API

Event: 933

Key Event Title

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KE6 : Depletion, Nitric Oxide

Short name

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Depletion, Nitric Oxide

Key Event Component

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Process Object Action
nitric oxide biosynthetic process nitric oxide decreased

Key Event Overview


AOPs Including This Key Event

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AOP Name Role of event in AOP
Peptide Oxidation Leading to Hypertension KeyEvent

Stressors

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Level of Biological Organization

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Biological Organization
Cellular

Cell term

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Organ term

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Organ term
blood


Taxonomic Applicability

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Term Scientific Term Evidence Link
Homo sapiens Homo sapiens Strong NCBI
Bos taurus Bos taurus Strong NCBI
Mus musculus Mus musculus Strong NCBI
Rattus norvegicus Rattus norvegicus Strong NCBI

Life Stage Applicability

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Life stage Evidence
All life stages Strong

Sex Applicability

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Term Evidence
Unspecific Strong

How This Key Event Works

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Nitric oxide (NO), constitutively produced by endothelial nitric oxide synthase (eNOS), is an important regulator of vascular homeostasis. Endothelial-derived NO promotes vasodilation and protects against atherogenesis through the inhibition of vascular smooth muscle cell proliferation and migration, platelet aggregation and adhesion, and leukocyte adherence. Its effects have an influence on vascular resistance, blood pressure, vascular remodeling and angiogenesis (Luo et al., 2000). Dysfunctional eNOS as a result of eNOS uncoupling leads to a decrease or loss of NO bioavailability and an elevation of superoxide production (Crabtree et al., 2009). The imbalance of NO and superoxide is associated with many disorders, such as hypertension, atherosclerosis, hypercholesterolemia, and diabetes mellitus.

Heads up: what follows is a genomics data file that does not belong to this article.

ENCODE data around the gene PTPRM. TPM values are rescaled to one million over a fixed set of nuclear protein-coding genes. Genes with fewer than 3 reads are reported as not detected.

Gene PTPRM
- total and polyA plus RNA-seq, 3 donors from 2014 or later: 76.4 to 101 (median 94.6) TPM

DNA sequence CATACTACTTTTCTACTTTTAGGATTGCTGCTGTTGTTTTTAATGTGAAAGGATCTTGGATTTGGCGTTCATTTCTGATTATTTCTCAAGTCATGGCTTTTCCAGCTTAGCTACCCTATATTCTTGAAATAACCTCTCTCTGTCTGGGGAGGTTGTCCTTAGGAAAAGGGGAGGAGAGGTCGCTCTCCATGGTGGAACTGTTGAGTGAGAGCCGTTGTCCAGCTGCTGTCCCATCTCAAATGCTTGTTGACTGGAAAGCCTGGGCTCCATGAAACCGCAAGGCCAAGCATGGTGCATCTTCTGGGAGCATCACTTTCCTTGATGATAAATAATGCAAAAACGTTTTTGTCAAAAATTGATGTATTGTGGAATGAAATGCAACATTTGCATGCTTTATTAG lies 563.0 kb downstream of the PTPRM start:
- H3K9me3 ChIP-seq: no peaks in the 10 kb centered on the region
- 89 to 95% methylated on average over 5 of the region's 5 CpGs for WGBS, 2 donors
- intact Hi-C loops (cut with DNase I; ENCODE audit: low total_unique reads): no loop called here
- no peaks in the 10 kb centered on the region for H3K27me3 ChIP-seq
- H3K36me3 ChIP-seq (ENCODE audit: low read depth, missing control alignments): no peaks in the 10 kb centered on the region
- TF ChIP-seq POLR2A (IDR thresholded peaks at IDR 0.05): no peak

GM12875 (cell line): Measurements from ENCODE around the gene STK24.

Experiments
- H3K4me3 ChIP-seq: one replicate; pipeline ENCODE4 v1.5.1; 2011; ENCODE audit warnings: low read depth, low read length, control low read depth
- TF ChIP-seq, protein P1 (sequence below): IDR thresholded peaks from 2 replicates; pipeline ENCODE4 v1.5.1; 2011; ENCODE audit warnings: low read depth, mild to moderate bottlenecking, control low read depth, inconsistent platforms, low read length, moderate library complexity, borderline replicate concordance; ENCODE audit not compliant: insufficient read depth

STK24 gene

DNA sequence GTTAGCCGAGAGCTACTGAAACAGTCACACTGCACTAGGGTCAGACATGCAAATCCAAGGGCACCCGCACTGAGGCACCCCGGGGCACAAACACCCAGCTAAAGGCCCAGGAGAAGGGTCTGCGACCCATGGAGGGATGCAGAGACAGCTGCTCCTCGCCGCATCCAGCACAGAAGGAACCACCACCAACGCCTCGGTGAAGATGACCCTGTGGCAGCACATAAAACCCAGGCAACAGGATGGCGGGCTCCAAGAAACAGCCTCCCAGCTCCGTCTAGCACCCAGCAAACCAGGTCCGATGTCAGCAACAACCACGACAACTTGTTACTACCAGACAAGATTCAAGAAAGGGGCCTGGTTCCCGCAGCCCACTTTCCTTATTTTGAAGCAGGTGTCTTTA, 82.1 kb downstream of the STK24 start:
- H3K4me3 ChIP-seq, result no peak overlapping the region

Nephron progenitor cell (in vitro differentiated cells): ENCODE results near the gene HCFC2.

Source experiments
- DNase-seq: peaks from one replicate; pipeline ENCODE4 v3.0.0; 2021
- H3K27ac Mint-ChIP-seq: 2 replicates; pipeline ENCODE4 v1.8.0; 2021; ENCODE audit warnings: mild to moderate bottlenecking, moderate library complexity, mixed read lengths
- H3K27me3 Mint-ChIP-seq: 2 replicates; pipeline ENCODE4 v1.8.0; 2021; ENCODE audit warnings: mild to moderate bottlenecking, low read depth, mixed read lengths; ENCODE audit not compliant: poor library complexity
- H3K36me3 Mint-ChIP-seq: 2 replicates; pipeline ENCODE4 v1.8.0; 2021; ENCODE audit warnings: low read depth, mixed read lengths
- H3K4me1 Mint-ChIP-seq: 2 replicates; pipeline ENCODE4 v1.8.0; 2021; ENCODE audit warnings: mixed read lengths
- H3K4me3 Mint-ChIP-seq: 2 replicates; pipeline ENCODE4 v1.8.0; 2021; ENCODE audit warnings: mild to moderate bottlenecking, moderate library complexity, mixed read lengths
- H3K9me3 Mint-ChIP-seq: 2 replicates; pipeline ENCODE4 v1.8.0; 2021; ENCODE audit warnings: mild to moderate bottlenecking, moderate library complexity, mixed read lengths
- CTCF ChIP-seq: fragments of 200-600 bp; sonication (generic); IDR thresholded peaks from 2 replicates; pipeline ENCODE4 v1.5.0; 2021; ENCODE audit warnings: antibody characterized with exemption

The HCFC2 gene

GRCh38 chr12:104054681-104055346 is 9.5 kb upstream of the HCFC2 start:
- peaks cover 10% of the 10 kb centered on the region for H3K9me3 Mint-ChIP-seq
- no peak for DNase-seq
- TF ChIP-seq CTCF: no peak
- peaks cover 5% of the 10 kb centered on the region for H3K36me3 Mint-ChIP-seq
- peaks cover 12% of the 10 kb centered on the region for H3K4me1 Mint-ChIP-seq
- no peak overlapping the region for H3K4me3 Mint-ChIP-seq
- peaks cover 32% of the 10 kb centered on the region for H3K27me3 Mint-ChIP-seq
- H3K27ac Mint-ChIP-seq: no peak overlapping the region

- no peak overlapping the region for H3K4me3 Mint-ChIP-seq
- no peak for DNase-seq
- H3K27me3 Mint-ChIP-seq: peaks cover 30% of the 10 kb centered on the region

How It Is Measured or Detected

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NO production can be measured through the conversion of L-arginine to L-citrulline (de Bono et al., 2007) , in situ fluorescent signal detection with fluorescent indicator DAF-2 DA (Itoh et al., 2000; Nagata et al., 1999; Qiu et al., 2001), EPR spin-trapping (Xia et al., 2000), and the determination of total nitrate and nitrite concentration (Crabtree et al., 2009; Du et al., 2013).


Evidence Supporting Taxonomic Applicability

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NO depletion was observed in humans, cows, mice and rats (Chen et al., 2010; Crabtree et al., 2009; De Pascali et al., 2014; Du et al., 2013; Jayaram et al., 2015).


Evidence for Perturbation by Stressor



References